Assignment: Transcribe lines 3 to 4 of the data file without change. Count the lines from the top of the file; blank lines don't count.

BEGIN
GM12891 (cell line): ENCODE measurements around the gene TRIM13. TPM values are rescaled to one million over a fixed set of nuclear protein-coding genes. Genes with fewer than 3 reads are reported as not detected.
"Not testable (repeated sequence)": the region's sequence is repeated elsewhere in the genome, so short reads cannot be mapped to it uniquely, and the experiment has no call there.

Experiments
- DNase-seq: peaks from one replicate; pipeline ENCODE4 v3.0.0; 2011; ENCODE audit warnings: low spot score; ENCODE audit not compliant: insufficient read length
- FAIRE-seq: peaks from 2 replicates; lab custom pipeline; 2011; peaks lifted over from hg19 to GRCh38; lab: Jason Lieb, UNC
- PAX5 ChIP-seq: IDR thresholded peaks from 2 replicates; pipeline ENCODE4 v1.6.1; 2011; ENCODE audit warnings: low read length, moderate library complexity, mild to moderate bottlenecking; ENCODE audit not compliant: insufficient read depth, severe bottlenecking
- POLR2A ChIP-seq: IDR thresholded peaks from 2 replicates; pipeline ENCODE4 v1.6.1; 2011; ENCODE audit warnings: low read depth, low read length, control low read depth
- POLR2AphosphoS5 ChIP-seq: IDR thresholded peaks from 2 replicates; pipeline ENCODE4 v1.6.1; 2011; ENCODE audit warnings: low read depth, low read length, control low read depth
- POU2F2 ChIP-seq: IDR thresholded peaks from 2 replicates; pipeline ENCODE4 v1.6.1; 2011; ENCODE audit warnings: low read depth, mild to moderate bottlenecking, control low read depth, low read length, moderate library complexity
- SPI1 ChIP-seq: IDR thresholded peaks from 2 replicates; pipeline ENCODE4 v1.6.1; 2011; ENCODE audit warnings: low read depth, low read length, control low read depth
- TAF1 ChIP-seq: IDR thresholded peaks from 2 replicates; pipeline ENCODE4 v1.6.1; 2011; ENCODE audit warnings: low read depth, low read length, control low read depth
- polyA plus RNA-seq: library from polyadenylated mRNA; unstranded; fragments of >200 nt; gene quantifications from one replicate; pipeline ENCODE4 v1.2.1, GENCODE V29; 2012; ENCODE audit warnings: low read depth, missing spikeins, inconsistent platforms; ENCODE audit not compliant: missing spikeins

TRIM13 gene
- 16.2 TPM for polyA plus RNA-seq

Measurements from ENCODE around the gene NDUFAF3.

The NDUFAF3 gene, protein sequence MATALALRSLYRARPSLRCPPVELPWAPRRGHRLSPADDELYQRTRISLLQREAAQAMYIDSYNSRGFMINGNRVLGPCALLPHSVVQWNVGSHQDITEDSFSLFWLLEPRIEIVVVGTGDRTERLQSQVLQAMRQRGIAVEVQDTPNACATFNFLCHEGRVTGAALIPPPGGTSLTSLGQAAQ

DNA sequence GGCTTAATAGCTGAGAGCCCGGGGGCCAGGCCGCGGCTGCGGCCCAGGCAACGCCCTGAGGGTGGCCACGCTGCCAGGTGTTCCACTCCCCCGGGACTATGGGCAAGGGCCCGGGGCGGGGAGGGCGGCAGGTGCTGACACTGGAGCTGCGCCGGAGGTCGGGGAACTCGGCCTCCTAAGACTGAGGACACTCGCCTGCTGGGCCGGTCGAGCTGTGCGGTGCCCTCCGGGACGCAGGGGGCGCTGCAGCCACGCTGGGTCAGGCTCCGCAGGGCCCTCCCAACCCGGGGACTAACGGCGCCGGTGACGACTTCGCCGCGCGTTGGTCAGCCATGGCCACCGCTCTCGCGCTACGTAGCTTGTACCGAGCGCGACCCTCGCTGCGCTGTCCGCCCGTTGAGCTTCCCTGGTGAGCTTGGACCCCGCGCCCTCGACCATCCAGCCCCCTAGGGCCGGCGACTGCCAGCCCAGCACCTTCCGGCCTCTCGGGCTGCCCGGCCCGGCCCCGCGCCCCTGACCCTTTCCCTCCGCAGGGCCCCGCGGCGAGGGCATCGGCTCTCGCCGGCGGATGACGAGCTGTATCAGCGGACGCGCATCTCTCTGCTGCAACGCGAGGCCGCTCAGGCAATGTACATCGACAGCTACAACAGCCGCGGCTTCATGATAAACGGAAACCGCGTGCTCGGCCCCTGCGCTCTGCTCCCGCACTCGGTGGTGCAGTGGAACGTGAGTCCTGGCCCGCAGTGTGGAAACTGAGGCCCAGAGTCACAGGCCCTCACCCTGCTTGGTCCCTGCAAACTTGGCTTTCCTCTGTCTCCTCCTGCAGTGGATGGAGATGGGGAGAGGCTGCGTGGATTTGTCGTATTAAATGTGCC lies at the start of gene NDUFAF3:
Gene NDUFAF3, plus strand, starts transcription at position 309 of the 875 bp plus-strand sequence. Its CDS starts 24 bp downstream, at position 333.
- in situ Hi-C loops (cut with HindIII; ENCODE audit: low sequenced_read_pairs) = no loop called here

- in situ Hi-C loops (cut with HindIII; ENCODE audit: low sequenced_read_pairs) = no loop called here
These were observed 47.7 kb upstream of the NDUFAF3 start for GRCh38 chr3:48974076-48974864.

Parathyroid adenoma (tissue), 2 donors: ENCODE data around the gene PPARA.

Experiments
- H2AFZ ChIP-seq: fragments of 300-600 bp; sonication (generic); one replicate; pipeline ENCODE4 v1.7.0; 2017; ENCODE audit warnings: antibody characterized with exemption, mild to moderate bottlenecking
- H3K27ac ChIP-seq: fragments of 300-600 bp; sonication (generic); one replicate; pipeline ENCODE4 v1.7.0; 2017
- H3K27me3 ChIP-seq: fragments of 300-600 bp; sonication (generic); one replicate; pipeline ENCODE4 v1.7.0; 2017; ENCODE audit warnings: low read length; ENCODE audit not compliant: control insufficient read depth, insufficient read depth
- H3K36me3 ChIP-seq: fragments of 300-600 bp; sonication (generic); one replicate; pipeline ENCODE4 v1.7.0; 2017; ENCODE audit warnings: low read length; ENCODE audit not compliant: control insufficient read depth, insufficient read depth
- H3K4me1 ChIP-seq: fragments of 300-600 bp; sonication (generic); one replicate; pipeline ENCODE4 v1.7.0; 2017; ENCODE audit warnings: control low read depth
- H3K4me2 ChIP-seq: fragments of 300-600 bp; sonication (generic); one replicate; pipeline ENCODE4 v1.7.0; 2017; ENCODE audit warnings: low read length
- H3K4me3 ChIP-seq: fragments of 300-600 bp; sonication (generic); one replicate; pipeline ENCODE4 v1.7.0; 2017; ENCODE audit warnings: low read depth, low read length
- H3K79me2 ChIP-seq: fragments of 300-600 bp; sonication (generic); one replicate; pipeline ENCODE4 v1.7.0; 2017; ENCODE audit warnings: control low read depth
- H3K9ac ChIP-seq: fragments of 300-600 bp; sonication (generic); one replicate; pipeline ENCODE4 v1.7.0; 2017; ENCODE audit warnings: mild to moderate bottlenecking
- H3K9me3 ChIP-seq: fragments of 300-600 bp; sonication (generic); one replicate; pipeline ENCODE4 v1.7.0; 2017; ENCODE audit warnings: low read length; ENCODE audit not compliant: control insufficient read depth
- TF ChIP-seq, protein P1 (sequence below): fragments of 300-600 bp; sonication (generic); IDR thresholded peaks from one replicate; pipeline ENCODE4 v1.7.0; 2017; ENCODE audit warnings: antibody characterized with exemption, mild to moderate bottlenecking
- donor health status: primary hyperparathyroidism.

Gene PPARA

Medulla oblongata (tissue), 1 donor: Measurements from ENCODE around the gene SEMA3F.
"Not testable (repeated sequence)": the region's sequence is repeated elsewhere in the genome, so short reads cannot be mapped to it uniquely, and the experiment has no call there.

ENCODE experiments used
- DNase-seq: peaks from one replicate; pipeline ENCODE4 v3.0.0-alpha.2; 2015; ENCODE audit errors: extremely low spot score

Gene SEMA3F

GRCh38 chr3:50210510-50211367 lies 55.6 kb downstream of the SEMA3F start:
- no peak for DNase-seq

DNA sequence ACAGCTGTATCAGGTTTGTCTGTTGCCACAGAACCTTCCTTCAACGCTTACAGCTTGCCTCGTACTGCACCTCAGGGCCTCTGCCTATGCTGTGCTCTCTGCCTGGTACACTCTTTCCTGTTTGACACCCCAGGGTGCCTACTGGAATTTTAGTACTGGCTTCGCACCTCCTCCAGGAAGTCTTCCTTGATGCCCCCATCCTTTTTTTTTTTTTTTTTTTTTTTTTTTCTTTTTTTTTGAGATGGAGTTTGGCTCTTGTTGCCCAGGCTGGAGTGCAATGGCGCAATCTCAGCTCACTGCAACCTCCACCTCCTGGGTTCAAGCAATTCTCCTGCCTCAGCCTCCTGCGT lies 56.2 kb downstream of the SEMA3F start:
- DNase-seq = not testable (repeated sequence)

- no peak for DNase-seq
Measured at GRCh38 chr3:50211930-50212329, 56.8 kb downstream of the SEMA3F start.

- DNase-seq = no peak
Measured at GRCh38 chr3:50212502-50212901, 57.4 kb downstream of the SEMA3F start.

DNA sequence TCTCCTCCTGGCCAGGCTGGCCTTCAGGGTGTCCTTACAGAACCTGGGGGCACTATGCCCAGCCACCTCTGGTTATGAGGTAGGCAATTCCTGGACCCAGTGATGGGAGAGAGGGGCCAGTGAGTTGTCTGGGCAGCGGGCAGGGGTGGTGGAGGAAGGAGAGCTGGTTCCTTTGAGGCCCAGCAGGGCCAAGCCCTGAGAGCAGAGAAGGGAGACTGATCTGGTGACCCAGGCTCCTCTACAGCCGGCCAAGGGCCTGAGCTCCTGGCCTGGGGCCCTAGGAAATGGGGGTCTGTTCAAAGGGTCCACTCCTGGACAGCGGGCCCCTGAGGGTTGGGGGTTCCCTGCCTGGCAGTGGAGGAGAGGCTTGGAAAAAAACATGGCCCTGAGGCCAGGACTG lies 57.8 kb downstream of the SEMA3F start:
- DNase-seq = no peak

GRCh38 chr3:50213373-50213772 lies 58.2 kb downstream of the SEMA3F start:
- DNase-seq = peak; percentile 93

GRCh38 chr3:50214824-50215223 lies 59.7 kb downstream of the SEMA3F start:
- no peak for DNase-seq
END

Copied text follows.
Experiments
- DNase-seq: peaks from one replicate; pipeline ENCODE4 v3.0.0; 2011; ENCODE audit warnings: low spot score; ENCODE audit not compliant: insufficient read length